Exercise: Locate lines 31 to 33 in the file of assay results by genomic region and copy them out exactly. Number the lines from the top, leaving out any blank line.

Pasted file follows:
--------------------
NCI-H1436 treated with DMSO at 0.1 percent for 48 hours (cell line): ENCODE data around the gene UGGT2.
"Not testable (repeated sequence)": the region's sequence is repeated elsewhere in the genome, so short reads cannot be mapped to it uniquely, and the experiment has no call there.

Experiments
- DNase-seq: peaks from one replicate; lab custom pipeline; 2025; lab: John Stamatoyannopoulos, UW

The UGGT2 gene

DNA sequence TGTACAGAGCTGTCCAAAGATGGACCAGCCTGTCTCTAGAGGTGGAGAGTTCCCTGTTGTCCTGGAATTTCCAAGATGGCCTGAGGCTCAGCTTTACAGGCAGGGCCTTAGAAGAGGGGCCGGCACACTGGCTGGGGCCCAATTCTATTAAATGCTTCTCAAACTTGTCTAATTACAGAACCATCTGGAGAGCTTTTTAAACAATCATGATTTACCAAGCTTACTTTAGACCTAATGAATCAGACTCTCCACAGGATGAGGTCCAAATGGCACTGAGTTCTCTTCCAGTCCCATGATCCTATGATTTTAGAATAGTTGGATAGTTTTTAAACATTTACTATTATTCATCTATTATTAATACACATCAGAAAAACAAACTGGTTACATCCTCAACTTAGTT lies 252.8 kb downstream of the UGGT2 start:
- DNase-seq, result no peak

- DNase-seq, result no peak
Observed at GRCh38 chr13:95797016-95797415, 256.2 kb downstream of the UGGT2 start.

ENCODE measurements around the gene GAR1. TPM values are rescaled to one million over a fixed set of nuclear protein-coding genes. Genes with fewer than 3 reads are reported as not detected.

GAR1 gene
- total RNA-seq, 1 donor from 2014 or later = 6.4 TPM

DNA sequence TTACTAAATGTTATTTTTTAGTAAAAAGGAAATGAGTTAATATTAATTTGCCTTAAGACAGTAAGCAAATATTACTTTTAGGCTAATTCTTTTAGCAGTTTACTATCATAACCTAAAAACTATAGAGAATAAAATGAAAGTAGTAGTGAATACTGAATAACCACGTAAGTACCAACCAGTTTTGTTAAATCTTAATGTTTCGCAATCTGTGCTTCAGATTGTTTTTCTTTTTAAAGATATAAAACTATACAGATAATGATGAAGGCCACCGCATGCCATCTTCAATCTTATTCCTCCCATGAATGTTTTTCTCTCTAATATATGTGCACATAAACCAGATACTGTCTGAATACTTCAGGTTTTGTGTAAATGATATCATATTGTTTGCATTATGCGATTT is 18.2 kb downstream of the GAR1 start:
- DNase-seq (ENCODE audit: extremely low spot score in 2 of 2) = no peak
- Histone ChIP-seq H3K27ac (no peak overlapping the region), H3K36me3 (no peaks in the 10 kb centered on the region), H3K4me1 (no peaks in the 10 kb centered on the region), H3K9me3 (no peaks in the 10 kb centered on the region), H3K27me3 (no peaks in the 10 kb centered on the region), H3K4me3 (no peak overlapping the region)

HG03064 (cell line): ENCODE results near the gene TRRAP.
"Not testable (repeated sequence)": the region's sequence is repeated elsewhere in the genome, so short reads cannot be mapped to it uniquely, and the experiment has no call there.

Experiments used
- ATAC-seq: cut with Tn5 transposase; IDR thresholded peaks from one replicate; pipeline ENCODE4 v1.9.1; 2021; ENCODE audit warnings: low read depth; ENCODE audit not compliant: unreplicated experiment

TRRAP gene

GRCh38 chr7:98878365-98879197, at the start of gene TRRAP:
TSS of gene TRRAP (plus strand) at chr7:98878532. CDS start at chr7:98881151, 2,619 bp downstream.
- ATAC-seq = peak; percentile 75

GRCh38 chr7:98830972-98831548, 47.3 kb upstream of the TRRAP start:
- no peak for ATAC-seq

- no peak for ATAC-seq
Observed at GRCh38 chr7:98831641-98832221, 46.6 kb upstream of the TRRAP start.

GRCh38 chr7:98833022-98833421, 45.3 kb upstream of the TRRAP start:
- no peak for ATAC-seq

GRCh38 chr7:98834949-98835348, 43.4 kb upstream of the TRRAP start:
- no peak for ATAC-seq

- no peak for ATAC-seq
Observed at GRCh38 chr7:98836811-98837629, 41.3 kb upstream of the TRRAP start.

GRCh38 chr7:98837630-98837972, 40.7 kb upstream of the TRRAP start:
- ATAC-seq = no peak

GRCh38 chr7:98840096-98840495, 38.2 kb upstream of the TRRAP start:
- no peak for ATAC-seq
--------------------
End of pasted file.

- no peak for ATAC-seq

- no peak for ATAC-seq
Observed at GRCh38 chr7:98836811-98837629, 41.3 kb upstream of the TRRAP start.